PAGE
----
Therefore even if a punishment is to be vetted out for blasphemy, one ought to ask where in the world are you going to find a legitimate Islamic state, not a Muslim-majority country that pretends to be Islamic but a true Islamic state like those during the Islamic renaissance or during and after the advent of Islam?

This is precisely why notable scholars like Abdullahi Ahmed An-Naʿim have written extensively about the place of Shariah (Islamic religious law) in predominantly Muslim societies of the world. In his book, Islam and the secular state, he argues: “The coercive enforcement of Shariʿa by the state betrays the Qurʿan’s insistence on voluntary acceptance of Islam. Just as the state should be secure from the misuse of religious authority, Shariʿa should be freed from the control of the state. Showing that throughout the history of Islam, Islam and the state have normally been separate, An-Naʿim maintains that ideas of human rights and citizenship are more consistent with Islamic principles than with claims of a supposedly Islamic state to enforce Shariʿa. In fact, he suggests, the very idea of an “Islamic state” is based on European ideas of state and law, and not Shariʿa or the Islamic tradition, according to an introduction prepared by the Harvard University Press.

Therefore it is easy to blame Islam and ordinary Muslims for transgressions undertaken by politicians (such as in the 2017 case of ethnic Chinese, Christian Jakarta governor Basuki “Ahok” Purnama who was sentenced to two years in jail for blasphemy against Islam in Jakarta, Indonesia), countries with Muslim-majority population (13 of which punish blasphemy by death) and the extrajudicial killings that such laws inspire (such as for example in Pakistan and Bangladesh, among others) or individuals with a Muslim name who commit acts of terror – but is this really fair when the Qur’an and Hadith, read in context and clarity, remains the best form of refutation in terms of what is morally right and wrong, permissible and forbidden.

Evidently it therefore appears: “Blasphemy laws don’t exist to protect God: they exist to protect the fragile egos of corrupt clerics”, in the succint words of Qasim Rashid that captures the essence of this entire debate. (Source: This is what the Qur’an actually says about blasphemy, Qasim Rashid, 12 May 2017, The Independent)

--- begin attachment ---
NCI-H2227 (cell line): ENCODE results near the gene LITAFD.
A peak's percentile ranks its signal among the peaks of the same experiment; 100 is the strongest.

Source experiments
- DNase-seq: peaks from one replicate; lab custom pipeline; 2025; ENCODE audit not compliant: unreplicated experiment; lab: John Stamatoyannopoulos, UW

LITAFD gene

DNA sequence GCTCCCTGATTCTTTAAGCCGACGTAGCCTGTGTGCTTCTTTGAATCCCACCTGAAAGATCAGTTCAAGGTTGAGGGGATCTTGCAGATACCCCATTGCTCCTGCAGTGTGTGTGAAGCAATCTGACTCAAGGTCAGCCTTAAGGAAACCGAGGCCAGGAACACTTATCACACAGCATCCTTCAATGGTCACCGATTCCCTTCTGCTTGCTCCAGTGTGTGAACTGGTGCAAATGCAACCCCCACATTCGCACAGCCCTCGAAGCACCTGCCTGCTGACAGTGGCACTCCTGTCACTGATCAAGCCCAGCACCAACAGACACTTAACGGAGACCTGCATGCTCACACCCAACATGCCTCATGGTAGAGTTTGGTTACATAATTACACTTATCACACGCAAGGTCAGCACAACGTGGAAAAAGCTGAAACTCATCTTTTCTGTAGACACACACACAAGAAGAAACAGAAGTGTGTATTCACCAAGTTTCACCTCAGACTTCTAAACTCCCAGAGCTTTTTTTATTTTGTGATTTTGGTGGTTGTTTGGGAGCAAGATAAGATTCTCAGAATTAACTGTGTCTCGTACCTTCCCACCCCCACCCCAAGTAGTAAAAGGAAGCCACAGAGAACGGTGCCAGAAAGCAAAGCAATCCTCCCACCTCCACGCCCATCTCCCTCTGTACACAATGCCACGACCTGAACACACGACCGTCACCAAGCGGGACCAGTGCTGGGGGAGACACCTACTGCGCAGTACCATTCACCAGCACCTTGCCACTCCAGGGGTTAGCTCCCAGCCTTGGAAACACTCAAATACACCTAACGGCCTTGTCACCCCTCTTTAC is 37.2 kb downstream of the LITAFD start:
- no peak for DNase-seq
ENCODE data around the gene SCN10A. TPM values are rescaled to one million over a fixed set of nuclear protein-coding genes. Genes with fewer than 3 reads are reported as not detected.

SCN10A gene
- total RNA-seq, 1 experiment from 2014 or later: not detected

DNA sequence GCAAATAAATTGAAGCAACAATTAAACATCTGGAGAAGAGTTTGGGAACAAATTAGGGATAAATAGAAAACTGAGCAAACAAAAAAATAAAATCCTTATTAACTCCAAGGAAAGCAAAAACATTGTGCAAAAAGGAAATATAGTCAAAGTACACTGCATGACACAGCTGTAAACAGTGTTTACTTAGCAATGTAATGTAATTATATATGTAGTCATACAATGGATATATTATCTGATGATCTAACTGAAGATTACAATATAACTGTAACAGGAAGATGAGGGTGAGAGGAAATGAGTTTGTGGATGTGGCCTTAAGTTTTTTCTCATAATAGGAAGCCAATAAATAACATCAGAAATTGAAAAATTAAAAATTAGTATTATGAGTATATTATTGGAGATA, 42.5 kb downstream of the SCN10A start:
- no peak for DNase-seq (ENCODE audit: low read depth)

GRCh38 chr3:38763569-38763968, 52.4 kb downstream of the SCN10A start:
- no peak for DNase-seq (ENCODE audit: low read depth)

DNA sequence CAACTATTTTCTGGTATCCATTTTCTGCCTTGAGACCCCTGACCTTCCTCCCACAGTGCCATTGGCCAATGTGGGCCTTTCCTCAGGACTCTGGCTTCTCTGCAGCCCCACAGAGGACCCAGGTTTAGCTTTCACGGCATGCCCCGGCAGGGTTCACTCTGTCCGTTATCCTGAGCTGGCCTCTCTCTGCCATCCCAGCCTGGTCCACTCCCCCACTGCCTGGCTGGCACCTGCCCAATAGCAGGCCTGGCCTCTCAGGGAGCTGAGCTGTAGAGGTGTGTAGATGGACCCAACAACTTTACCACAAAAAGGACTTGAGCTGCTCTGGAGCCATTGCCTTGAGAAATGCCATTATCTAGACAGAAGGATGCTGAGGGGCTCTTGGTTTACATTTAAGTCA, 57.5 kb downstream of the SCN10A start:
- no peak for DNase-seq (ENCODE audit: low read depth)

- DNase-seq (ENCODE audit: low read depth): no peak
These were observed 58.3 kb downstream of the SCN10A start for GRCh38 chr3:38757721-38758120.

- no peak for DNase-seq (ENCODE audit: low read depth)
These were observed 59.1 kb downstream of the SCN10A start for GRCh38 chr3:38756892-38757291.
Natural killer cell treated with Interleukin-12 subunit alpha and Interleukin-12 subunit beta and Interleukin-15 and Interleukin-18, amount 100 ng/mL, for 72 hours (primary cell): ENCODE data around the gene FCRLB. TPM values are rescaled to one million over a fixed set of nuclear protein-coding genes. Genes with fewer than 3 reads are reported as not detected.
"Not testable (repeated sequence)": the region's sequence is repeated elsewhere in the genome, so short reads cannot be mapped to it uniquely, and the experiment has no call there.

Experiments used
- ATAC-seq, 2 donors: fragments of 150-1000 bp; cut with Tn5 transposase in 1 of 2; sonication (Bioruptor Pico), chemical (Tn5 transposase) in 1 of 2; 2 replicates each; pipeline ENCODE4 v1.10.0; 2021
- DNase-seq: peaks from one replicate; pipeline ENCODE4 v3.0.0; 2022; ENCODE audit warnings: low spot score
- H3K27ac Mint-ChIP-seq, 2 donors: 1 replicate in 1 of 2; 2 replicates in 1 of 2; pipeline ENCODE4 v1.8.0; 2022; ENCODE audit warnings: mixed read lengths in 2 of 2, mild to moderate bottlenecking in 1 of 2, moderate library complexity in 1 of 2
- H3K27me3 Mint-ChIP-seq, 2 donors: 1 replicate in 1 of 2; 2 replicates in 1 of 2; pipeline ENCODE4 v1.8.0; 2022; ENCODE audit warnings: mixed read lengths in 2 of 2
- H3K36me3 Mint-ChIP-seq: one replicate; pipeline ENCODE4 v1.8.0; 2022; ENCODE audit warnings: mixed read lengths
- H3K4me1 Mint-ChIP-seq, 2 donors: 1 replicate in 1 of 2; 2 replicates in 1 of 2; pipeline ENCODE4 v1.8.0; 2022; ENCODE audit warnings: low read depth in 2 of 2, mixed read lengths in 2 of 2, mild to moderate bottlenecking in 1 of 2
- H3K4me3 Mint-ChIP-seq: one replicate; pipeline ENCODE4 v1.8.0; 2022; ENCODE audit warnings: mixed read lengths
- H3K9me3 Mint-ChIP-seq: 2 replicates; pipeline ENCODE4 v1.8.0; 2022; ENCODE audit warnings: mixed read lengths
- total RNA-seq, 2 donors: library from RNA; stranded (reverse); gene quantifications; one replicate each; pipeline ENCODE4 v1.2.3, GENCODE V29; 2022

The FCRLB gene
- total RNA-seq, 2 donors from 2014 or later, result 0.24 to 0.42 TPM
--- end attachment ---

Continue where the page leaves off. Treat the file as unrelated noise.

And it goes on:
To understand apostasy, it may be best to start by referring to the example of Thumana ibn Uthal, from the time of Muhammad (PBUH). Thumana pretended to come into Islam and when presented with an opportunity, killed a group of Muslims but was soon after captured and tried for his crimes. Muhammad (PBUH) however decided to forgive him instead and ordered his release. Seeing this, Thumana accepted Islam and became a real Muslim. This eventual conversion of course was not always the case.

At the time of Muhammad (PBUH), many tribes were against Muhammad (PBUH) and his small but fast-growing number of Muslims. In order to dissuade, disburse and/or make a dent in the overall number of people joining Islam and forming a true Islamic state, the opponents of Muhammad (PBUH) developed a strategy of nominating people from within their tribes and asking them to falsely accept Islam and when faced with the right opportunity, kill as many Muslims as they possibly could get their hands on

(note: shades of similarity with a common strategy used by Islamophobes today who enlist the help of certain ex-Muslims or “reformed” Muslims who conflate fact with fiction and present their misinterpreted version of Islam to prevent people from really understanding the religion).

It is however important to note, no one was ever killed under this law during the time of Muhammad (PBUH), since the purpose of this law was not only to protect Islam, but the freedom of conscience for those of all faiths, which was being threatened at the time. Nonetheless and given the particular circumstances at the time, it successfully acted as a useful deterrent.


In modern day societies, we call the act of entering a state as a citizen and betraying it treason, which is often punishable by death, life imprisonment without pardon or solitary confinement. The following excerpt however provides an interesting counterpoint on the subject: The most commonly heard argument heard in favor of punishment for apostasy posits this: That apostasy is tantamount to treason, which is a capital crime in most nations in the world, including secular Western ones . . . This argument can be rejected outright based on the fact that Muslims throughout the world are already divided into nation states that have their own treason laws, as well as into sects and intra-sectarian denominations. In the absence of a global community or leadership there is no rational basis for a treason argument . . . The Qur’an has stated in its singular eloquence “There is no compulsion in matter of faith: distinct is the way of guidance now from error” (2:256). It is time, we as Muslims, lived up to that ideal. (Source: Empathy For Apostasy: The Acceptance Of The Ex-Muslim Is Long Overdue, Khwaja Khusro Tariq, 8 March, 2017, Huffington Post)

However since this matter relates to theology, it is best to include an excerpt from an article that explains the entire controversy relating to apostasy: